Subject: Bridge Repair
Date: Sun, 23 Aug 1998
Have used your products in the past with great success on T1-11 siding and window trim in my all wood house. New Problem:
I have a large foot bridge with 3 12x8 beams to support it (about 30 feet long). I've found rot on the ends of the beams. Some of the ends are pretty bad. The beams are placed on footings edgewise. The bottom of the beams seem in OK shape, but the top of the end is gone about 1/2 to 2/3 down.
*) I assume best procedure is to remove any "loose" rot until, say, a wire brush wont take any more off (even though still weak wood) and then drill 1/4" holes into top of beams and use penetrating stuff until it wont take any more. Then use your filler to restore the end of the beam. Would you agree? Which filler should I use for this?
If best procedure, how far apart would you recommend drilling the 1/4" holes? And down the center of the beam only, or stagger them as they are 8" wide beams?
The rest I need to do is covered in your deck section.
Thanks for your help and great products!
Thanks for the complimentary words about our products!
Your suggested approach is correct. Since you'll be working from above,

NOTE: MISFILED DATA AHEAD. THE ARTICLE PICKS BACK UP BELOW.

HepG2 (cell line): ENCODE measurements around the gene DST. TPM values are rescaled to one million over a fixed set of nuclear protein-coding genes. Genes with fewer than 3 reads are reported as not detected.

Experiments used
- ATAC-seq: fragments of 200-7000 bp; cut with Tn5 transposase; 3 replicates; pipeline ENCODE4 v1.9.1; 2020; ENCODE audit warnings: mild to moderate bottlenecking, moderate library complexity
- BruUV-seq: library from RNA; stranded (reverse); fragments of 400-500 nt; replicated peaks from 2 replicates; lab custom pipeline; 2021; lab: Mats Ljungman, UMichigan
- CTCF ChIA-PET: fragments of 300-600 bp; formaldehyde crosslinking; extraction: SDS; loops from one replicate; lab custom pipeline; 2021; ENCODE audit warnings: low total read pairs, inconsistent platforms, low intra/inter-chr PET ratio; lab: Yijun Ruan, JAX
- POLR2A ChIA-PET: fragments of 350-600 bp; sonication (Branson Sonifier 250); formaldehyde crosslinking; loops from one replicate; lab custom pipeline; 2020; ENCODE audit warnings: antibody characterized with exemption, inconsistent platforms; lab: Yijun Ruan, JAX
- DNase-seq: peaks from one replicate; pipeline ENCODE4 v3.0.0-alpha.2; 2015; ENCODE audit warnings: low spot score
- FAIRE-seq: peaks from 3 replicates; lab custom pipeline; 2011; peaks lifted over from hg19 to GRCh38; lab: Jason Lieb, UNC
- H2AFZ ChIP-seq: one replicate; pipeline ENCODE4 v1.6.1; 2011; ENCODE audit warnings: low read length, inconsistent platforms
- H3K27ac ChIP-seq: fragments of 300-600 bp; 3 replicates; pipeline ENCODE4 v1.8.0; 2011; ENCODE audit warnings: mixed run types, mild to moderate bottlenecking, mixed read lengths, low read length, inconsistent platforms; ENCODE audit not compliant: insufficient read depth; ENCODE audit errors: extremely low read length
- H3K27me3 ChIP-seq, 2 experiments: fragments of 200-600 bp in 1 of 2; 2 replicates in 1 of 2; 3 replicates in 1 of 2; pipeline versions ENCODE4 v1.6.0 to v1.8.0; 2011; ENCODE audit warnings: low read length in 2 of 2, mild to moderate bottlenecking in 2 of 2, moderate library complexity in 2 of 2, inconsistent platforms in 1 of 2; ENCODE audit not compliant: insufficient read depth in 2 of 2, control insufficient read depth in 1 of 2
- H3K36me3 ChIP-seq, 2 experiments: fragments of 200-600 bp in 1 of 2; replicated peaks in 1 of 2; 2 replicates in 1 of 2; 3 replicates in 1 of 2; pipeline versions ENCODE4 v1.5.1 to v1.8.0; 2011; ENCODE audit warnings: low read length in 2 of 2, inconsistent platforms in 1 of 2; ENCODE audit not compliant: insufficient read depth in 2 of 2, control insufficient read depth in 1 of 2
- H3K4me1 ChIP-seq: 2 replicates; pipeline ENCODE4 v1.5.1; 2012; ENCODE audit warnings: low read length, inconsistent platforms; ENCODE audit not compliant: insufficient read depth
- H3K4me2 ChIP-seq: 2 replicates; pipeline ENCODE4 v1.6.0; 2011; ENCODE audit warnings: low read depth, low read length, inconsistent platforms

you have gravity working for you, pulling the CPES down into the wood. I
would drill the access holes in a staggered pattern, and since it's
apparently so simple about 3-4 inches apart. Fill them with the CPES
until they'll accept no more, as well as brushing the CPES generously on
the surface, give it 4-5 days for the carrier solvents to evaporate
away, and then come back with our Epoxy Filler to re-build. The filler
will bond with the CPES-soaked wood and you'll have a strong structure.
If there are any interior voids you're not certain you can get to with
the Epoxy Filler, then flooding in some of the Layup & Laminating Resin
is the answer. It has a 24 hour cure time.
When you drill, make sure there are a series of access holes near the
outer edge of the rot area. What you want to do is make sure the CPES
gets to the good wood/bad wood interface. This will encapsulate the fungi that it encounters and help resist further rot problems.
Come back if you have more questions.